Most of my God-moments this Lent, and most of the ones I heard about from you, were moments where joy or generosity or peace was suddenly and unexpectedly evident. This is the way we have been taught (when we’ve been taught at all) to recognize God at work in the world Two thousand years ago, Paul told the church in Galatia that the fruits of the Spirit are love, joy, peace, patience, kindness, generosity, faithfulness, gentleness, and self-control. And to this day, those things provide joyful and solid evidence of God and God’s work bubbling away in all sorts of secular places.
But how many of you live lives where most of what you see and interact with – in the “marketplace” of commuting, sports, work, neighbors…on TV and the internet – is peaceful, kind, gentle, generous, loving, and joyful?
Where even half of what you encounter is that way?
The good news is that good news isn’t the only way to see where God is and what God is doing in the world. Coach and missionary Greg Finke writes that we can spot God at work even more certainly when things are going wrong. When we see a fellow human being in despair, or in need of healing, or struggling with the well-disguised forces of sin and evil that drag our hearts and attention away from God, “wherever hope and redemption are needed,” he says, “you can be sure of this: Jesus is present and working nearby.”*
We know this, Finke assures us, because redemption is the work that Jesus never, ever stops doing, whether we notice or not, whether we help or not, whether we care or not.
Have you seen that?
Have you seen that great need for healing, for hope, for redemption? In the life of a neighbor, a stranger? yourself, someone you love?
If you have seen the need, then you have seen the evidence that Jesus is near, at work, working healing and salvation.
And now I remember that even though I am used to looking for joy and peace to see God, I have found more powerful evidence of what God is up to in people’s lives when I am face to face with their needs for hope and redemption - an encounter as simple as asking how I can be praying for them.
The deep yearning of the human heart, the crying need for God in a human life, are like the blankness of that empty altar in Athens to an unknown God.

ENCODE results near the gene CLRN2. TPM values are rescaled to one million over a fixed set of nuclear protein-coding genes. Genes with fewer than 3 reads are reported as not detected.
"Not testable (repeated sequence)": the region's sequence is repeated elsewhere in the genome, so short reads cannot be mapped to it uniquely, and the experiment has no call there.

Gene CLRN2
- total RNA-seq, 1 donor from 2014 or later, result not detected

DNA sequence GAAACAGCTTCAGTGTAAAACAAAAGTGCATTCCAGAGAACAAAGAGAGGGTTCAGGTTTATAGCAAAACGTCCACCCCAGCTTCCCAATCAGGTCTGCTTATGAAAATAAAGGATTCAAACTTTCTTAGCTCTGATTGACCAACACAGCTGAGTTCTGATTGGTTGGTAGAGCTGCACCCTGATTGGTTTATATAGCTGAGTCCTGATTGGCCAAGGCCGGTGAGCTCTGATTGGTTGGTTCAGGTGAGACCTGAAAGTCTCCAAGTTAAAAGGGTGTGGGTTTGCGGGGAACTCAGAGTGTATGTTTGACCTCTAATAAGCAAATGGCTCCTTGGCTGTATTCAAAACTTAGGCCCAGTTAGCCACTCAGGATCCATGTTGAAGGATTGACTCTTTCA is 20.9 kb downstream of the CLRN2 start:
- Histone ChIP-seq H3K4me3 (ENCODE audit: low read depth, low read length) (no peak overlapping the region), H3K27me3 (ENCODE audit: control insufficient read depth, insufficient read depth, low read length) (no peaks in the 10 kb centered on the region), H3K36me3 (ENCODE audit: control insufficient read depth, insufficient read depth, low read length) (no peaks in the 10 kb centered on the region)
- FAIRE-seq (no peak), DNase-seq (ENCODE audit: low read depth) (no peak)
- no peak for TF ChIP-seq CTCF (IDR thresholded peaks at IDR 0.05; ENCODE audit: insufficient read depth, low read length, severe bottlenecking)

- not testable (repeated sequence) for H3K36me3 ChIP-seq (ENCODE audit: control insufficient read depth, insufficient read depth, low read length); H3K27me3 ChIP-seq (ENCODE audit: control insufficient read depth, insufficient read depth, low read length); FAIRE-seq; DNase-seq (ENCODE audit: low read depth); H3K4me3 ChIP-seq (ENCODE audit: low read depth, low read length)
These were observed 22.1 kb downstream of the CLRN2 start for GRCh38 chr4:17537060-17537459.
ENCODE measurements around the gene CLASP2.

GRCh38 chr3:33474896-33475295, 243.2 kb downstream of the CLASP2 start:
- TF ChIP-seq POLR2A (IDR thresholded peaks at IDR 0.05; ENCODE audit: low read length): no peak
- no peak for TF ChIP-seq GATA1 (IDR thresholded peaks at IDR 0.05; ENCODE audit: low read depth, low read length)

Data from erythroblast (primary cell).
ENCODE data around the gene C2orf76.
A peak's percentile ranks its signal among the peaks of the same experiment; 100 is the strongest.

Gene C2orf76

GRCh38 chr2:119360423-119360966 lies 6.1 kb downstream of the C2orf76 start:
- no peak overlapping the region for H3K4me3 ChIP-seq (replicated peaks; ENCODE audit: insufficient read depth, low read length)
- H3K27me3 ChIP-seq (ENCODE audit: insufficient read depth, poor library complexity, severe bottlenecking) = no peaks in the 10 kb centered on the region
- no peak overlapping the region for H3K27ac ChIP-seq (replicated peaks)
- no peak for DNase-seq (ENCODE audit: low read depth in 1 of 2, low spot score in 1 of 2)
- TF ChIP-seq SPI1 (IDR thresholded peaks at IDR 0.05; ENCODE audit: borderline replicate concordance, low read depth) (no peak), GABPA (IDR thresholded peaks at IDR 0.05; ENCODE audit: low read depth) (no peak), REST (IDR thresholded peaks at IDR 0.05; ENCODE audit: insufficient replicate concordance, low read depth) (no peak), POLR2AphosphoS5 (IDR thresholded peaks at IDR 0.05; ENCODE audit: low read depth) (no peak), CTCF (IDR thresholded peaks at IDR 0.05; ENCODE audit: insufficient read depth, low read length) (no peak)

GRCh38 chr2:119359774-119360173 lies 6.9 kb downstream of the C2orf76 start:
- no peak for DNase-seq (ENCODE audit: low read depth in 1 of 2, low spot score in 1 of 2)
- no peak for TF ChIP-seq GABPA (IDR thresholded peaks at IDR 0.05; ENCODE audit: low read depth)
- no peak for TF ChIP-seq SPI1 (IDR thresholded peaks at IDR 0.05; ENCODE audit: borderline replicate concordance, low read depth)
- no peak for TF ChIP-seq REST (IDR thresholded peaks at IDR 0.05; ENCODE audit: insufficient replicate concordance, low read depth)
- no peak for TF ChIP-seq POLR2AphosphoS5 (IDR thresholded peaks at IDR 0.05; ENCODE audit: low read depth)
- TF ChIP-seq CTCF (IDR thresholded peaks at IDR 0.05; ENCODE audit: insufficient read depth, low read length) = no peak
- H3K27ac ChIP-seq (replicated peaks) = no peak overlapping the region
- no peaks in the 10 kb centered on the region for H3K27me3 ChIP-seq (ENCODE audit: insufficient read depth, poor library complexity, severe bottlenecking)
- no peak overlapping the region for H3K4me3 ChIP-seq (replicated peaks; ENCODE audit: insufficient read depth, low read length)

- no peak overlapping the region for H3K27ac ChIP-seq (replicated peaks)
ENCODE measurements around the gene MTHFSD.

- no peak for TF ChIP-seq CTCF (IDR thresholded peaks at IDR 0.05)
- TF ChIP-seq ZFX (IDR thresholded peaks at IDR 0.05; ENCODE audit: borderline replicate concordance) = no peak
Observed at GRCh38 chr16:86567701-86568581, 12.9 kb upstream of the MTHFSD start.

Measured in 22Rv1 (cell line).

That emptiness, the gaping space itself is evidence of God already there, already at work, redeeming and making whole, inviting us to join in.
This truth echoes the promise Jesus makes to his disciples today, that after Jesus dies and ascends – when the one person to whom they can always turn to find the presence of God is suddenly and permanently absent from their lives – in that blank space, they can be sure, God is at work. The Holy Spirit: Advocate, Comforter, Spirit of Truth, is active and present, abiding with us forever.
The work of the Holy Spirit abiding with us now is to fill us with the truth that in those hungry, hurting times and places where the need for healing and hope are greatest, God is there, already at work, inviting us to join in, just as God is working in those radiant moments of joy, generosity, and peace.
And the Holy Spirit abiding in us prompts us to respond to this evidence of God’s work with all our hearts, by listening, by generosity, by praying, by loving.
Because when we look with heart and soul and eyes, for both the radiant joy and the deep yearning needs; when we see God at work and respond, others who are not even looking will find more than they knew how to seek, and God will be vividly revealed, healing and inspiring the world with and among and around us, everywhere, and every single day.
*Finke, Greg. Joining Jesus on His Mission, Tenth Power Publishing, 2014